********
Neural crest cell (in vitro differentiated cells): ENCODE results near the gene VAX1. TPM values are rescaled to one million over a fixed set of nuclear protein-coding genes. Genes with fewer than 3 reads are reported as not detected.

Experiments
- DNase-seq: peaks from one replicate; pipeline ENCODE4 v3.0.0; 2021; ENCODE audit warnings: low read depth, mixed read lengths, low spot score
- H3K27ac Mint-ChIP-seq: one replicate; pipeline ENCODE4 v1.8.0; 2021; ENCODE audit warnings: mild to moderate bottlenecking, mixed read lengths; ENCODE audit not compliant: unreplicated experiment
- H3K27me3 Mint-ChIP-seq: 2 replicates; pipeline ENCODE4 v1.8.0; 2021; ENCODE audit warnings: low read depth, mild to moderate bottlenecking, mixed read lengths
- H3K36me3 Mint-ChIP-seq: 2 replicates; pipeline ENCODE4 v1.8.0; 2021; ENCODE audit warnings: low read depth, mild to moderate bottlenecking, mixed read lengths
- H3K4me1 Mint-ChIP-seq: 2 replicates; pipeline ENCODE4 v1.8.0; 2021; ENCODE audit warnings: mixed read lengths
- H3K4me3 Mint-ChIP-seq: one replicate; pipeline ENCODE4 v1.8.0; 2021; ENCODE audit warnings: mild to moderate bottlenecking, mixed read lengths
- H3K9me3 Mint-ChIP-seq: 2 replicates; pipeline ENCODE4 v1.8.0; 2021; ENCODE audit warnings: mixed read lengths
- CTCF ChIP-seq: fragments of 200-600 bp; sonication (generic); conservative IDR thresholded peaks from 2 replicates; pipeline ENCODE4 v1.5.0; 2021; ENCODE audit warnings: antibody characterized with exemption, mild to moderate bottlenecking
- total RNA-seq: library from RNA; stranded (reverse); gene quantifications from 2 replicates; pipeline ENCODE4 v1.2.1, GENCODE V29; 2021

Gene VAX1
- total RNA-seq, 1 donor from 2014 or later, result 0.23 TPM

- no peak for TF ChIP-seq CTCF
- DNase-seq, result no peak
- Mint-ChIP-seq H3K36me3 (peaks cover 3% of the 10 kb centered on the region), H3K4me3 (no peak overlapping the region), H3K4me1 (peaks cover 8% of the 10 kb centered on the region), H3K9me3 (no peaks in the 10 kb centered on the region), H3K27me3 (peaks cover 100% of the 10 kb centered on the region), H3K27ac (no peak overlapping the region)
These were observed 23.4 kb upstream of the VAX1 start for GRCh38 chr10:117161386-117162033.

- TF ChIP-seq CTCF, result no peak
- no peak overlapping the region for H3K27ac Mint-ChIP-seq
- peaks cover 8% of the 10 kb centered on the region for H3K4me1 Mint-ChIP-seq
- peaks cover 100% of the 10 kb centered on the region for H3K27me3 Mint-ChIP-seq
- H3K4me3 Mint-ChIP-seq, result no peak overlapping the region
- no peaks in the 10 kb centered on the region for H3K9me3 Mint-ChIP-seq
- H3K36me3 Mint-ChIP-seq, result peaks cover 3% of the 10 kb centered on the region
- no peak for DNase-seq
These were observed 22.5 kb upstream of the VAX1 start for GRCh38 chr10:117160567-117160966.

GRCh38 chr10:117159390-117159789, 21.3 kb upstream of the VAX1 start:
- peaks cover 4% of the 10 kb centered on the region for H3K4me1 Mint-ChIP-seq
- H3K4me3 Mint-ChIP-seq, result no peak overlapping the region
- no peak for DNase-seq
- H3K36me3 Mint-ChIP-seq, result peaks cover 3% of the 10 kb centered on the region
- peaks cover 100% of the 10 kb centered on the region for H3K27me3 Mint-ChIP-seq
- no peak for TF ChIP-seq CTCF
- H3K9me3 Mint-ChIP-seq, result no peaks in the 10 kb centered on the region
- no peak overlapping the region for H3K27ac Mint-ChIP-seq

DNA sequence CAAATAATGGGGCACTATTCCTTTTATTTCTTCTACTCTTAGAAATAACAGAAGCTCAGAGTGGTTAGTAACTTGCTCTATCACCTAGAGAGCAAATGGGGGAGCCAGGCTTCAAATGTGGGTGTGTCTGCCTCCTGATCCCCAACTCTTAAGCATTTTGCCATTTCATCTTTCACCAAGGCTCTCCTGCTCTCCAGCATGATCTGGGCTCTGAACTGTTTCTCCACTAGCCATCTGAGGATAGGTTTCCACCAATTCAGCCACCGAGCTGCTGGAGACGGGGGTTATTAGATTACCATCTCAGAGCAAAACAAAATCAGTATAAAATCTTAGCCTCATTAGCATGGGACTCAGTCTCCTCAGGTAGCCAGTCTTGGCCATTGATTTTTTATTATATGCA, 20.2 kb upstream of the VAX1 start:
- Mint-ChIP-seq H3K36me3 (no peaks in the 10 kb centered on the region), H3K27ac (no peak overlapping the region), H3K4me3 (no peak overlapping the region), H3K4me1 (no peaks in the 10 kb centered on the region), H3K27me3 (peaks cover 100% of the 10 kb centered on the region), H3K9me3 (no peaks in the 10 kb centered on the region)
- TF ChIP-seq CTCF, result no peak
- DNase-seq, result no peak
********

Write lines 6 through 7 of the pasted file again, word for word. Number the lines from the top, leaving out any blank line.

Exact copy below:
- H3K36me3 Mint-ChIP-seq: 2 replicates; pipeline ENCODE4 v1.8.0; 2021; ENCODE audit warnings: low read depth, mild to moderate bottlenecking, mixed read lengths
- H3K4me1 Mint-ChIP-seq: 2 replicates; pipeline ENCODE4 v1.8.0; 2021; ENCODE audit warnings: mixed read lengths